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These academic departments tend to be among the larger groups of anesthesiologists purchase genuine cefixime online antibiotic used to treat bv, but the aggregate fraction of the entire anesthesiologist population is small discount cefixime 100mg fast delivery bacteria 4kids. It is interesting order cefixime with amex antibiotic used to treat uti, however, that by the nature of the system, most residents and fellows finishing their training have almost exclusively been exposed only to academic anesthesiology. Accordingly, finishing trainees in the past often were comparatively unprepared to evaluate and enter the anesthesiology job market. Some finishing trainees (residents or fellows) who know they are eventually headed for private practice have started their attending careers as full-time junior faculty in an academic department. Most trainees, however, do not become junior faculty; they accept positions in practice immediately. Academic Practice For those who choose to stay in academic practice, a number of specific characteristics of academic anesthesia departments can be used as screening questions. Junior faculty sometimes can get lost in very big departments and be treated as little better than glorified senior residents. On the other hand, the availability of subspecialty service opportunities and significant research and educational resources can make large departments extremely attractive. In smaller academic departments, there may be fewer resources, but the likelihood of being quickly accepted as a valued and contributing member of the teaching faculty (and research team, if 164 appropriate) may be higher. In very small departments, the number of expectations, projects, and involvements could potentially be overwhelming. In addition, a small department may lack a dedicated research infrastructure, so it may be necessary for the faculty in this situation to collaborate with other, larger departments to accomplish meaningful academic work. If teaching one resident class every other week is standard, the candidate must enthusiastically accept that assignment and the attendant preparation work and time up front. Likewise, if it is expected that junior faculty will, by definition, be actively involved in publishable research, specific plans for projects to which the candidate is amenable must be made. In such situations, clear stipulations about startup research funding and nonclinical time to carry out the projects should be obtained as much as possible (although clinical workload demands and revenue generation expectations may make this very difficult in some settings). Particularly important is determining what the expectation is concerning outside funding. For example, it can be a rude shock to realize that projects will suddenly halt after 2 years if extramural funding has not been secured. Many new junior faculty directly out of residency start with medical school appointments as instructors unless there is something else in their background that immediately qualifies them as assistant professors. It is wise to understand from the beginning what it takes in that department and medical school to facilitate academic advancement. There may be more than one academic “track”; the tenure track, for example, usually depends on published research whereas the clinical or teacher track relies more heavily on one’s value in patient care and as a clinical educator. The criteria for promotion may be clearly spelled out by the institution—number of papers needed, involvement and recognition at various levels, grants submitted and funded, and so on—or the system may be less rigid and depend more heavily on the department chairman’s and other faculty evaluations and recommendations. In either case, careful inquiry before accepting the position can avert later surprise and disappointment. Traditionally, academic anesthesiologists have not earned quite as much as those in private practice—in return for the advantage of more predictable schedules, continued intellectual stimulation, and the intangible rewards of academic success. There is now great activity and attention concerning reimbursement of anesthesiologists, and it is difficult to predict future income for any anesthesiology practice situation. However, all of the forces influencing payment for anesthesia care may significantly diminish the traditional income differential between academic and private practice. In many cases, a faculty member is exclusively an employee of the institution or a component financial entity, which bills and collects or 165 negotiates group contracts for the patient care rendered by the faculty member, and then pays a negotiated amount (either an absolute dollar figure or a floating amount based on volume—or, especially, a combination of the two) that constitutes the faculty person’s entire income. Under other much less and less common arrangements, faculty members themselves may be able to bill and collect or negotiate contracts for their clinical work. Some institutions have an (comparatively small) academic salary from the medical school for being on the faculty, but many do not; some channel variable amounts of money (from the so-called Part A clinical revenue) into the academic practice in recognition of teaching and administration or simply as a subsidy for needed service. Usually, the faculty will be members of some type of group or practice plan (either for the anesthesia department alone or for the entire faculty as a whole) that bills and collects or negotiates contracts and then distributes the practice income to the faculty under an arrangement that must be examined by the candidate. In most academic institutions, practice expenses such as all overhead and malpractice insurance as well as reasonable benefits, including discretionary funds for meetings, subscriptions, books, dues, and so forth, are automatically part of the compensation package, which often may not be true in private practice and must be counted in making any comparison. An important corollary issue is that of the source of the salaries of the department’s primary anesthesia providers—residents and, in some cases, nurse anesthetists. Although the hospital usually pays for at least some and, often, most or all of these, arrangements vary, and it is important to ascertain whether the faculty practice income is also expected to cover the cost of the primary providers. Overall, it is appropriate for the candidate to ask probing questions about the commitment of the institution to the maintenance of reasonable compensation for faculty. Private Practice in the Marketplace Obviously, rotations to a private practice hospital in the final year of anesthesia residency could help greatly in regard to the realities of private practice, but not all residency programs offer such opportunities. In that case, the finishing trainee who is certain about going into traditional private practice must seek information on career development and mentors from the private sector. In the past, independent individual practice was a viable option for some versus a position with a group (sole proprietorship, partnership, or corporation) that functions as a single financial entity. Independent practice became increasingly less viable in many locations because of the need to be able to bid for contracts with health systems, practice facilities, or managed care entities. However, where independent practice may still be possible, it 166 usually first involves attempting to secure clinical privileges at a number of hospitals or facilities in the area in which one chooses to live. This may not always be easy, and this issue has been the subject of many (frequently unsuccessful) antitrust suits over recent years (see Antitrust Considerations). Then the anesthesiologist makes it known to the respective surgeon communities that he or she is available to render anesthesia services and waits until there is a request for his or her services. The anesthesiologist obtains the requisite financial information from the patient and then either individually bills and collects for services rendered or employs a service to do billing and collection for a percentage fee (which will vary depending on the circumstances, especially the volume of business; for billing [without scheduling services] it would be unlikely to be more than 7% or, at the most, 8% of actual collections). How much of the needed equipment and supplies will be provided by the hospital or facility and how much by the independent anesthesiologist has varied widely. If an anesthesiologist spends considerable time in one operating suite, he or she may purchase an anesthesia machine exclusively for his or her own use and move it from room to room as needed. It is likely to be impractical to move a fully equipped anesthesia machine from hospital to hospital on a day-to-day basis. Among the features of this style of practice are the collegiality and relationships of a genuine private practice based on referrals and also the ability to decide independently how much time one wants to work. The downside is the potential unpredictability of the demand for service and the time needed to establish referral patterns and obtain bookings sufficient to generate a livable income. The growing availability and ease of access for online job searching has allowed prospective anesthesiologists and potential employers often to locate suitable candidates without the expense of commercial placement services. However, the most recent trend appears to be increasing reliance on placement services because these concerns vet an applicant for the practices, saving time and energy, and only present “qualified candidates” who look like a potential good fit for the practice. Some of the screening questions by the applicant are the same as for an academic position, but there must be even more emphasis on the exact details of clinical expectations and financial arrangements. Some trainees finish residency (or fellowship even more so) very highly skilled in complex, difficult anesthesia procedures. They can be 167 surprised to find that in some private practice group situations, the junior- most anesthesiologist must wait some time, perhaps even years, before being eligible to do, for example, open heart anesthesia, and in the meantime will mostly be assigned more routine or less challenging anesthetics.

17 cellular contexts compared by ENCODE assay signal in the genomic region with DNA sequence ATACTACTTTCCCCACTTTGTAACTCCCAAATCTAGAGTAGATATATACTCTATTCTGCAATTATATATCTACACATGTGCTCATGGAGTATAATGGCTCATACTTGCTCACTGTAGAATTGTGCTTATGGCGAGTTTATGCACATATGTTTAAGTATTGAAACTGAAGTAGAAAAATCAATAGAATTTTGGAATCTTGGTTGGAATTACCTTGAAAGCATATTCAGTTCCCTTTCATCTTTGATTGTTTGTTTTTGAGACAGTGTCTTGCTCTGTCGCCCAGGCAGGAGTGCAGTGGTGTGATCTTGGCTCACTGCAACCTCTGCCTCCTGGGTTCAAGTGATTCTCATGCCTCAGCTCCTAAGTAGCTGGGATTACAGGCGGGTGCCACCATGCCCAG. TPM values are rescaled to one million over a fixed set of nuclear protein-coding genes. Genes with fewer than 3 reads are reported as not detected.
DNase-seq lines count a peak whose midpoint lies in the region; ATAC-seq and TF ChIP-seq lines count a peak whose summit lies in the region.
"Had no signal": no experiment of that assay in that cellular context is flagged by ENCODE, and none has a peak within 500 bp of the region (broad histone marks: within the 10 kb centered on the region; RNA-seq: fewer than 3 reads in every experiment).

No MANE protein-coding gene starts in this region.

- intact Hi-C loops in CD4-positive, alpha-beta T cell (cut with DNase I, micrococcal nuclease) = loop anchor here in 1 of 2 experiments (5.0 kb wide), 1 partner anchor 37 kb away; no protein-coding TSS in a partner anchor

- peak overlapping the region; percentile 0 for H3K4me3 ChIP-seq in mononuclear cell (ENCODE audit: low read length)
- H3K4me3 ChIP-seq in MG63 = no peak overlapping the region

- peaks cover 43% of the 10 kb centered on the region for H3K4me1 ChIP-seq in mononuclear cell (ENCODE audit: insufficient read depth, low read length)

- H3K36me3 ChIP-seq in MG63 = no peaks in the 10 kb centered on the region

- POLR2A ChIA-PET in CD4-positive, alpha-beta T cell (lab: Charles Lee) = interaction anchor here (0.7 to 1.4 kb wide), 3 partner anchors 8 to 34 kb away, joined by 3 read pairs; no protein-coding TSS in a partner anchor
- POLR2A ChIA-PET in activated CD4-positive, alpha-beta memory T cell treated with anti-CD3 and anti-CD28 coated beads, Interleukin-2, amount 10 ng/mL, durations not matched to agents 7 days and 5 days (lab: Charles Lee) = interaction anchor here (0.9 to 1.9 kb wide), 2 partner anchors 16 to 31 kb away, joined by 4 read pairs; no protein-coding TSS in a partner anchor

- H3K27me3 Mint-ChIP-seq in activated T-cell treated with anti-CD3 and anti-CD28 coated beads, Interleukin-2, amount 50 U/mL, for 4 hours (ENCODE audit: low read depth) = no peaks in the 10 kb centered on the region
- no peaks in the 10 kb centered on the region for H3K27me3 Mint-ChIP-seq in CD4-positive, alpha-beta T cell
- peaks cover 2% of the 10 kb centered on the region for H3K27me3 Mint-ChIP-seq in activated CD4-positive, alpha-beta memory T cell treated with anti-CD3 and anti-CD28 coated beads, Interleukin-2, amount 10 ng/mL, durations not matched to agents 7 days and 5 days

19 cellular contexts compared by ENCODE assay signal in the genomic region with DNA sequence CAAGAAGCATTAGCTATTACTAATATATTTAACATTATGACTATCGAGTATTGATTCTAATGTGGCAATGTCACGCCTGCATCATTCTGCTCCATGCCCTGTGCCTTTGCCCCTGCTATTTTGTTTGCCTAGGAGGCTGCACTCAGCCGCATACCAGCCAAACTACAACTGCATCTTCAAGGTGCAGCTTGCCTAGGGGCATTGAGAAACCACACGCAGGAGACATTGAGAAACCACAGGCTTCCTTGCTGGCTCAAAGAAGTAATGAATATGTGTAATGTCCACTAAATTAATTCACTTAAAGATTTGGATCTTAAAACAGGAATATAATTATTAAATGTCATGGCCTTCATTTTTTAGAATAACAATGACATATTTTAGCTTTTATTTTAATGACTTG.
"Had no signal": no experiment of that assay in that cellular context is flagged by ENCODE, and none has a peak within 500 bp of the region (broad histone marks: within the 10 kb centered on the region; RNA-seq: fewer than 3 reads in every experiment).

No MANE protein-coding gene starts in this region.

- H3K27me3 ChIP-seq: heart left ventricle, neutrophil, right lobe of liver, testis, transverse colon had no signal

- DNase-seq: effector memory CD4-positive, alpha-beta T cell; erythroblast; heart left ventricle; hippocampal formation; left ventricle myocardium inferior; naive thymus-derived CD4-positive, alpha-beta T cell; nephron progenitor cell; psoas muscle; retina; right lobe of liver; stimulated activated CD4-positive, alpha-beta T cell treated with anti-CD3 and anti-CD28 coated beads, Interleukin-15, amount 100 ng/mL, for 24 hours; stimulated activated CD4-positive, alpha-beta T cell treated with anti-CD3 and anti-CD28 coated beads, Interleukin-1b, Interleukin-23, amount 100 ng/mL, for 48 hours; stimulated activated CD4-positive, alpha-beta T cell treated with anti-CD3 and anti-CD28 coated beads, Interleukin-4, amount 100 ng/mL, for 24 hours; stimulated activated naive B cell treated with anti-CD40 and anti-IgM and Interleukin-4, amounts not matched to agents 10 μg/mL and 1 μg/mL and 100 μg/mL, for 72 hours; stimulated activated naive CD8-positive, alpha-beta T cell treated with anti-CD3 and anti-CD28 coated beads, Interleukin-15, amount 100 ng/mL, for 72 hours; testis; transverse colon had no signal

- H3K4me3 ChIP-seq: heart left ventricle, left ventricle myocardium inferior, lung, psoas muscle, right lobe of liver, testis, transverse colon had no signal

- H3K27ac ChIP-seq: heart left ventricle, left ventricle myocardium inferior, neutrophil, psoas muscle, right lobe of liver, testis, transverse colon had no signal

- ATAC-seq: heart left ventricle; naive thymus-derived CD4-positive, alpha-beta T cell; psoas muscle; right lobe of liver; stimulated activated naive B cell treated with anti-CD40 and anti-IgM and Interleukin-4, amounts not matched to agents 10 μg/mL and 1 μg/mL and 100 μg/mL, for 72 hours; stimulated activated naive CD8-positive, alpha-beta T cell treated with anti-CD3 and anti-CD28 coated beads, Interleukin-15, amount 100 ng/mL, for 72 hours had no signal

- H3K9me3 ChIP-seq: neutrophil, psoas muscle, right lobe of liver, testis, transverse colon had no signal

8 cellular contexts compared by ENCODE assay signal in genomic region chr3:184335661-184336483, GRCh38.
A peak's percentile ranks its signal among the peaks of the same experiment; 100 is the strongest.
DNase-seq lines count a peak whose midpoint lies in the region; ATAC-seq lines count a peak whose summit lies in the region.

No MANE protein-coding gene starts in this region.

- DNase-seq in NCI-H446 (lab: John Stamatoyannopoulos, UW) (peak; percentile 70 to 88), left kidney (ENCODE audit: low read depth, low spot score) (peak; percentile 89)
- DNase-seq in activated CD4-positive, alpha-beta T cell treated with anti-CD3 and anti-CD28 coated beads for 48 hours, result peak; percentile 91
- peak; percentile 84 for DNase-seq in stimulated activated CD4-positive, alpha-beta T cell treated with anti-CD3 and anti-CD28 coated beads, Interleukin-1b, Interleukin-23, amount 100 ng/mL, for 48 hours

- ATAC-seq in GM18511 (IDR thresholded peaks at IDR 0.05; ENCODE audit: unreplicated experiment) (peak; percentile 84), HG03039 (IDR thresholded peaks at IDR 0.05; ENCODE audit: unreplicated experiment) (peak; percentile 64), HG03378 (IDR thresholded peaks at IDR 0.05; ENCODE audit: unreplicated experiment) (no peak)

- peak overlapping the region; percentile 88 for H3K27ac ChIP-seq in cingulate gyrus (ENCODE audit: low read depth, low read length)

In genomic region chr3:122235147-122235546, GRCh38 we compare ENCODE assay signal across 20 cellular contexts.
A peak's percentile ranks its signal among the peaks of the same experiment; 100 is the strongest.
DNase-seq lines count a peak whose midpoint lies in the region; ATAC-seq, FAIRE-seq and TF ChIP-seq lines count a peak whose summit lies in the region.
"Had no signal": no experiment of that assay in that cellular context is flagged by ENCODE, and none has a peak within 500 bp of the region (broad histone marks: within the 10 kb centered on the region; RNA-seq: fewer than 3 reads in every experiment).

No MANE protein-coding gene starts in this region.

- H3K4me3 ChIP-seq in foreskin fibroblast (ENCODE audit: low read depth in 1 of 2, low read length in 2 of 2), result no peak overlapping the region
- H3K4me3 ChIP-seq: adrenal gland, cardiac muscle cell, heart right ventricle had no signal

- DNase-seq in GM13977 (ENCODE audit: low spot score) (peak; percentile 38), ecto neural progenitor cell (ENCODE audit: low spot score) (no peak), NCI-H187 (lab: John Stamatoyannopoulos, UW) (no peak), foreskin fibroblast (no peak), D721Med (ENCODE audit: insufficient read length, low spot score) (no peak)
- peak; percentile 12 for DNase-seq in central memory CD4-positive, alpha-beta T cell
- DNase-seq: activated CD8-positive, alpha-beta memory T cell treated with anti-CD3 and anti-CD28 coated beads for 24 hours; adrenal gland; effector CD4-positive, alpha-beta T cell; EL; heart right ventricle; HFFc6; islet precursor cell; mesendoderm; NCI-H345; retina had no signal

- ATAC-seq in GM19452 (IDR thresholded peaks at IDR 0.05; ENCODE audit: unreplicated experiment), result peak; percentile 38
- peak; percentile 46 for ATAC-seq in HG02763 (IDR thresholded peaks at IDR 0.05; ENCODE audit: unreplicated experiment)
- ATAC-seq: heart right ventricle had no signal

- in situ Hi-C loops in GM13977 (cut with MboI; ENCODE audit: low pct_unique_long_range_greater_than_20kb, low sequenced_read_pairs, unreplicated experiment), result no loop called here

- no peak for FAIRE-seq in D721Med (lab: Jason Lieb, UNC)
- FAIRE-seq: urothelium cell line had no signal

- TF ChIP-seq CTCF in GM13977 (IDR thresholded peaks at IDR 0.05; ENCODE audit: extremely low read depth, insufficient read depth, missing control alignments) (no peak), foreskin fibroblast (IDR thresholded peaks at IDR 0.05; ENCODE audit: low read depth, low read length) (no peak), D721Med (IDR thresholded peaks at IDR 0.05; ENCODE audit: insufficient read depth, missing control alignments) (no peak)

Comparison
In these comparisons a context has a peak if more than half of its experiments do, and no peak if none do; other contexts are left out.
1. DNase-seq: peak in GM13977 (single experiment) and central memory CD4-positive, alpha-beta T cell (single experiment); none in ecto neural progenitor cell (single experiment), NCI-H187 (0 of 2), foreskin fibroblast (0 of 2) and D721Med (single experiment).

Contraction encompasses the isovolumic contraction and the first half of ejection discount cefixime 100mg without prescription antimicrobial and antifungal. The critical insight into the proposal of Nishimura and Tajik is that relaxation begins during the second part of ejection order cefixime 100mg with amex bacteria no estomago, and then continues during the isovolumic relaxation and rapid filling phases order generic cefixime on-line antibiotic resistance evolution, illustrating the interdependency of systole and diastole. The filling phase consists of the early rapid filling phase, diastasis, and atrial contraction. Myocardial velocity of basal anterolateral segment of left ventricle is measured with pulsed-wave tissue Doppler. A practical approach to the echocardiographic evaluation of ventricular diastolic function. Echocardiographic assessments have been validated by cardiac catheterization and correlate with clinical presentation. The American Society of Echocardiography has issued62 recommendations for evaluating and grading left ventricular diastolic function using a combination of 2D echocardiography, pulsed-wave Doppler, M-mode color Doppler, and tissue Doppler. Imaging Views and Techniques The echocardiographic acquisition of the diastolic parameters is best done when integrated in a standard examination. Therefore, the displayed velocity waveforms parallel the changes in pressure gradient occurring in the left heart. A normal profile has a 1868 biphasic diastolic component: the early diastolic wave E′, which represents the myocardial elongation caused by early filling, and the late diastolic wave A′, which represents the myocardial distension generated by blood flow during atrial contraction (Fig. Adapted from the 2016 Recommendations for evaluation of left 63 ventricular diastolic dysfunction by echocardiography. The forward filling velocity at atrial contraction is low (small A wave) because of the decreased compliance (Fig. One of the important caveats to assessing diastolic function using pulsed-wave Doppler is that the flow patterns depend on pressure gradients and therefore are affected by both preload and afterload. The updated guidelines utilize 4 criteria to65 diagnose diastolic dysfunction (Fig. Pericardial pathologies, such as constrictive pericarditis or pericardial tamponade, impede diastolic flow. Two-dimensional echocardiography can be helpful in differentiating among these pathologies. In constrictive pericarditis, the pericardium appears thick, fibrotic, calcified, and thus echogenic; the inferior vena cava is dilated and the ventricular septum has an abnormal motion. Pericardial effusions can be global, surrounding the entire heart, or loculated, as seen mostly after cardiac surgery (Fig. Since the intrapericardial volume is constant, cardiac chambers are compressed when at their lowest pressure (atria in systole, ventricles in diastole). In summary, diastolic filling is an active process and a major component of effective cardiac performance. Evaluation of Valvular Heart Disease Two-dimensional echocardiography and Doppler are complementary methods 1870 in valve assessment. The 2D echocardiography provides evaluation of valve anatomy and function; Doppler assesses the physiologic consequences and severity of the lesion. B: M-mode echocardiography demonstrates separation of the epicardium from the pericardium (asterisks) from pericardial effusion. However, for any given68 valve area, the flow velocity and pressure gradient vary with changes in stroke volume and cardiac output. The2 echocardiographic cut-off values for grading aortic stenosis are shown in Table 27-3. The leaflets can appear thickened and calcified (thus, strongly echogenic), and there may be fusion of the chordae and papillary muscles. The right ventricle may be dilated and/or hypertrophied, with thickened walls, because of increased pressure work (Fig. The increased diastolic pressure gradient is measured with continuous Doppler in the midesophageal four-chamber or long-axis view. The early diastolic velocity of the transmitral flow (E wave)67 is increased (usually >1. B: In the midesophageal bicaval view, red blood cell clumping creates spontaneous echocardiography contrast. The anterior mitral leaflet exhibits diastolic doming whereas the posterior mitral leaflet is immobile. A: Diastolic blood acceleration upstream of the mitral valve is seen with color-flow Doppler (“rising sun”). B: Spectral display of the diastolic velocity decay is imaged with a pulsed-wave Doppler sample volume placed at the tips of the mitral valve. Echocardiographic findings may include any of the following:77 abnormal texture of leaflets (myxomatous degeneration), flail and/or prolapsing leaflet, ruptured chordae, papillary muscle dysfunction or rupture (secondary to ischemia), mitral annulus calcification, or endocarditis lesions. The leaflet motion is commonly reported using Carpentier classification as described in Table 27-6. In routine cases, such as coronary artery bypass surgery, evaluation of the aorta may reveal previously unknown, significant atheromatous disease of the aorta and alter the surgical plan (off-pump bypass, alternative sites for cannulation). In emergencies, the diagnosis of aortic pathology (dissection, aneurysm, transection) may prove life-saving. Atherosclerotic plaques are irregularly shaped, sometimes mobile protrusions inside the aortic lumen. The search for atheromas should be done by imaging the entire circumference of the aortic lumen (short-axis views). Once a particular lesion is found, scanning in long-axis view should be performed (Fig. Ascending aorta aneurysm distal to the sinotubular junction (midesophageal ascending aorta long-axis (A) and short-axis (B) views). C: Ascending aorta dissection (Stanford type A) originating from the sinotubular junction. Color-flow Doppler demonstrates blood flow inside the true lumen (which expands in systole) and the absence of flow inside the false lumen. Dissection is a separation between the intimal and medial layers of the aortic wall, creating a false lumen for blood flow (Figs. Both the true and false lumens fill with blood during82 systole, but only the true lumen has blood flow during diastole. Intramural hematoma is considered a precursor of dissection and should be treated similarly. Cardiac Masses Cardiac tumors either can originate from the heart or are metastases from other sites. The most common primary tumor is myxoma, which is located most frequently at the interatrial septum (Fig. The potential of 1882 myxomas to obstruct the inflow or outflow region of a ventricle is demonstrated with Doppler echocardiography. Pacemaker wires, thrombus, and normal anatomic structures that mimic the appearance of pathology (Eustachian valve, crista terminalis, Chiari network, or “Coumadin” ridge) should be differentiated from tumors. Ultrasound-guided Central Vein Cannulation The placement of central venous catheters is associated with complications including injury to vascular structures (carotid artery), pleura, nerve bundles, lymphatic system, and even the spinal canal. Historically, anatomic landmarks guided needle orientation during central venous access.